Is Coffee Really Good For You?

cardiology healthy living Apr 04, 2024
Is Coffee Good For You?

Is Coffee Good For You?

I think I would absolutely die without coffee. I had to try and stop coffee once because of acid reflux. I tried for just 6 weeks. It was incredibly hard. I ended up going back to it.

Everyone in the world is generally pretty addicted to coffee, but what does the research say? Is it actually good for us?


Is Coffee Really Good For Your Heart?

What are the effects of coffee on cardiovascular health and outcomes?

It’s complicated.

Very complicated. Don’t worry, it won’t be as bad as the fish oil discussion post.



Does Coffee Raise Your Blood Pressure?

One of the most important cardiovascular risk factors is blood pressure. Good blood pressure control improves cardiovascular outcomes. Higher blood pressure leads to more heart attacks and more strokes. So does coffee improve hypertension?

Coffee can raise your blood pressure transiently. It’s not permanent. Studies have shown that a moderate consumption of coffee is associated with less risk of hypertension but mainly in those who never smoked or do not currently smoke and in those who are fast metabolizers of caffeine.


Does Coffee Affect Your Cholesterol And Lipids?

It depends!

Boiled coffee is atherogenic because of its rich diterpene content, namely cafestol and kahweol, that inhibits bile acid synthesis and ultimately affects lipid metabolism in a negative way.

On the other hand, paper filter filtered coffee, which is does not contain cafestol and kahweol, exerts antiatherogenic protective properties by increasing high density lipoprotein–mediated cholesterol efflux from macrophages through the influence of plasma phenolic acid. So, cholesterol levels are influenced by the method coffee preparation (boiled vs filtered). In the US, most people use filtered coffee, so it should be ok. But there is obviously a growing trend towards espresso and French press coffee.

Another study of a green roasted coffee blend found that 3 servings a day decreases leptin, tPA, resistin, glucose levels, insulin resistance, and triglyceride levels. This was even more profound in the group that had higher cholesterol to begin with. There appears to be a beneficial effect of green/roasted coffee blends.


Coffee And Heart Disease?

What about the risk of developing cardiovascular disease? Studies are inconsistent with regard to coffee consumption and risk of coronary heart disease. A lot of it depends on sex, genetics, and smoking status.

Most of the studies showed a J-shape association in which moderate coffee consumption was associated with a lower risk of coronary heart disease compared to heavy coffee consumption which was associated with an increased risk of coronary heart disease. These findings point to the importance of moderate coffee consumption because of the potential risk of cardiovascular disease.


What About Coffee And Heart Failure?

The results appear to be consistent across studies. The FHS, CHS, and ARIC studies showed that high coffee intake was associated with a decrease in long-term risk of heart failure independent of sex, baseline history of myocardial infarction, and diabetes. Because of the lack of understanding of potential mechanisms behind reduction in heart failure risk, more studies are needed.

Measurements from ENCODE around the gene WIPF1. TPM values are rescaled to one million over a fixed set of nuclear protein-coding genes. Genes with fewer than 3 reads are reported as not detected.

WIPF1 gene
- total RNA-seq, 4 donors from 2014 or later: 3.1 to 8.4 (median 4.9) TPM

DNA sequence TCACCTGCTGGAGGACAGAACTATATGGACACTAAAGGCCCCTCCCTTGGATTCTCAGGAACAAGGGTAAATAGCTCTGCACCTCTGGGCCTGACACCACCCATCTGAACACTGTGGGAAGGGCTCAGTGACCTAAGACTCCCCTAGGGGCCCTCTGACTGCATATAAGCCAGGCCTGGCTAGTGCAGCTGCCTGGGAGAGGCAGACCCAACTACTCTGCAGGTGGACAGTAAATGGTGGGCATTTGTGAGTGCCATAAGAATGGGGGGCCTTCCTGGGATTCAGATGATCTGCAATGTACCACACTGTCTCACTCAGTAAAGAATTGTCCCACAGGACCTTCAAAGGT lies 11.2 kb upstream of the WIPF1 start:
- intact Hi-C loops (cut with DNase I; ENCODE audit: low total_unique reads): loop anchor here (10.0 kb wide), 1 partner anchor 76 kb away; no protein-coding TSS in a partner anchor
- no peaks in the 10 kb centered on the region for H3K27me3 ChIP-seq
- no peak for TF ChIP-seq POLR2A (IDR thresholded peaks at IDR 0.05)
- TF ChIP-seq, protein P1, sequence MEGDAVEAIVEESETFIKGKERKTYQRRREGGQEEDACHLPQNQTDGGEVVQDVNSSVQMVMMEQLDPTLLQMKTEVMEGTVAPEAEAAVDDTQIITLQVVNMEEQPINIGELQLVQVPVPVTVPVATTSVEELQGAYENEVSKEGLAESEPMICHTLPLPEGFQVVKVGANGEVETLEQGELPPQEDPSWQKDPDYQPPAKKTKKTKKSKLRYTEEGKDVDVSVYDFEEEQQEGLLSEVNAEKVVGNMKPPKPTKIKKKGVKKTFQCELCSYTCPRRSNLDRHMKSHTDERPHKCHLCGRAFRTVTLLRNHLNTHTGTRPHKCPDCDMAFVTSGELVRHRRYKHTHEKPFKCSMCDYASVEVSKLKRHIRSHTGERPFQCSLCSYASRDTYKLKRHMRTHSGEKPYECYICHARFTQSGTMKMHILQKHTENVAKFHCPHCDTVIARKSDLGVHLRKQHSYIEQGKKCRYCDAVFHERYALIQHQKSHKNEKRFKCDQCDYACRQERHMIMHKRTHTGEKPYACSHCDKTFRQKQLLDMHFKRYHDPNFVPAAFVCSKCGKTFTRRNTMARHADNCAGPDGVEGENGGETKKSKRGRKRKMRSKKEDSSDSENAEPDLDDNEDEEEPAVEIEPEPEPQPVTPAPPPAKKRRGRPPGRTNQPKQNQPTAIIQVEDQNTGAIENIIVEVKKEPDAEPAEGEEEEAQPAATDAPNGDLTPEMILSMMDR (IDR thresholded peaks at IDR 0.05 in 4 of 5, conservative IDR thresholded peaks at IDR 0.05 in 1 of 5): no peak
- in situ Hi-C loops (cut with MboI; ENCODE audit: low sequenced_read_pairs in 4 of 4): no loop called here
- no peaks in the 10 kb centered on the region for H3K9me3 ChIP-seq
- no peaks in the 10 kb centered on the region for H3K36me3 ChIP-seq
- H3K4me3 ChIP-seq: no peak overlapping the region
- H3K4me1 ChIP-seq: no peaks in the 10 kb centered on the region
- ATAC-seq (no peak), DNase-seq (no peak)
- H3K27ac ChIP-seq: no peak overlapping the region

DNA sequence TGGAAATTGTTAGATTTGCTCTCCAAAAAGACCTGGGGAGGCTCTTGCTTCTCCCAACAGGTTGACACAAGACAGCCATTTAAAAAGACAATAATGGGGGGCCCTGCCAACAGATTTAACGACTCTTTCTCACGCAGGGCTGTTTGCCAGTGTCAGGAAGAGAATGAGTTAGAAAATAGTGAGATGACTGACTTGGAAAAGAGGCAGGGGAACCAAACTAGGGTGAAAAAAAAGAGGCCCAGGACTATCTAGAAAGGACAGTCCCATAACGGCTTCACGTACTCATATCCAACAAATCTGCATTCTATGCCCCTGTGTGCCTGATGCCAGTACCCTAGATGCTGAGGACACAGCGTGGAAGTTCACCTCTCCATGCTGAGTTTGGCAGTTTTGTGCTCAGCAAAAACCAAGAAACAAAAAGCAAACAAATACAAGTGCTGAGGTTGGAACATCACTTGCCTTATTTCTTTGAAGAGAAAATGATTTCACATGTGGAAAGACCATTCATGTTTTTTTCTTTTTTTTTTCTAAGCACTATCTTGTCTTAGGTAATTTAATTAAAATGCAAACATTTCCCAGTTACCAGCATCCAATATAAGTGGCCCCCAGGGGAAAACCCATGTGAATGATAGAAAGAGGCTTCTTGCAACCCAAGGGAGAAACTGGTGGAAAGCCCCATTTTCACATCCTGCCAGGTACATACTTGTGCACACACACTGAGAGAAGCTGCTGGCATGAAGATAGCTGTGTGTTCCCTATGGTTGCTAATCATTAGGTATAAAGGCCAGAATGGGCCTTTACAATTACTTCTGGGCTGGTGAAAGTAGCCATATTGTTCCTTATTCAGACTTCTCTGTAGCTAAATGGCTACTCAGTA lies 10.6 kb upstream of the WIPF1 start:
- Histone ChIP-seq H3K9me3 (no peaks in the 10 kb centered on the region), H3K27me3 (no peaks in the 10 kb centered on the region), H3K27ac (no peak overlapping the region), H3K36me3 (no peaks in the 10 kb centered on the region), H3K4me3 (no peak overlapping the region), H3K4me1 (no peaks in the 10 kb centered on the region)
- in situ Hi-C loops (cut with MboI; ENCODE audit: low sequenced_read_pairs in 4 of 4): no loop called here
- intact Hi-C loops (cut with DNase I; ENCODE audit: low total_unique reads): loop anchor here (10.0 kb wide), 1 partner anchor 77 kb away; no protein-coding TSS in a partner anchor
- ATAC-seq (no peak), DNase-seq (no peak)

Coffee And Atrial Fibrillation And Heart Rhythm Disturbance?

What about atrial fibrillation and other tachyarrhythmias? Can coffee make your heart race?


Moderate coffee consumption was found to reduce the risk of atrial fibrillation, possibly owing to its strong anti-inflammatory components such as cafestol, polyphenol, trigonelline, chlorogenic acid, and quinide.

However, energy drinks and pre-workout that may include 300mg of caffeine per serving can trigger many tachyarrhythmias like atrial fibrillation and supraventricular tachycardia (SVT). Not everyone will get them. You must have the underlying problem to begin with, but they may uncover them or trigger them.

So coffee appears to help most forms of cardiovascular disease, what about other disease and overall mortality?


Does Coffee Reduce All Cause Death Rates And Mortality?

Coffee does have cardiovascular benefits, but does it reduce all-cause mortality or is it just cardiovascular death rates?

In a large meta-analysis, coffee was shown to reduce all-cause mortality by 17%, cardiovascular mortality by 19%, overall cardiovascular disease by 15%, and cancer incidence by 18%.



Does Coffee Reduce Stroke Rates?

I get this question quite a bit. People think that coffee can increase heart rates and blood pressure, so they assume that this will increase stroke rates. The opposite is the case.

In a large meta-analysis, coffee consumption has been shown to reduce relative stroke rates by 18% in men and 19% in women. This is true even in those consuming 3-4 cups per day.



Does Coffee Cause Weight Loss?

If you read my weight loss book, Actual Weight Loss, you already know the answer. But yes, coffee generally has positive effects on body composition, weight loss, fat loss, and BMI.

In multiple large meta-analysis, coffee has been shown to help with fat loss and actually helps improve insulin sensitivity.



Does Coffee Cause Dementia Or Improve Brain Function?

Coffee has also been shown to help with alertness and neurocognitive function. People probably already know this because they "can't function" without their daily coffee fix.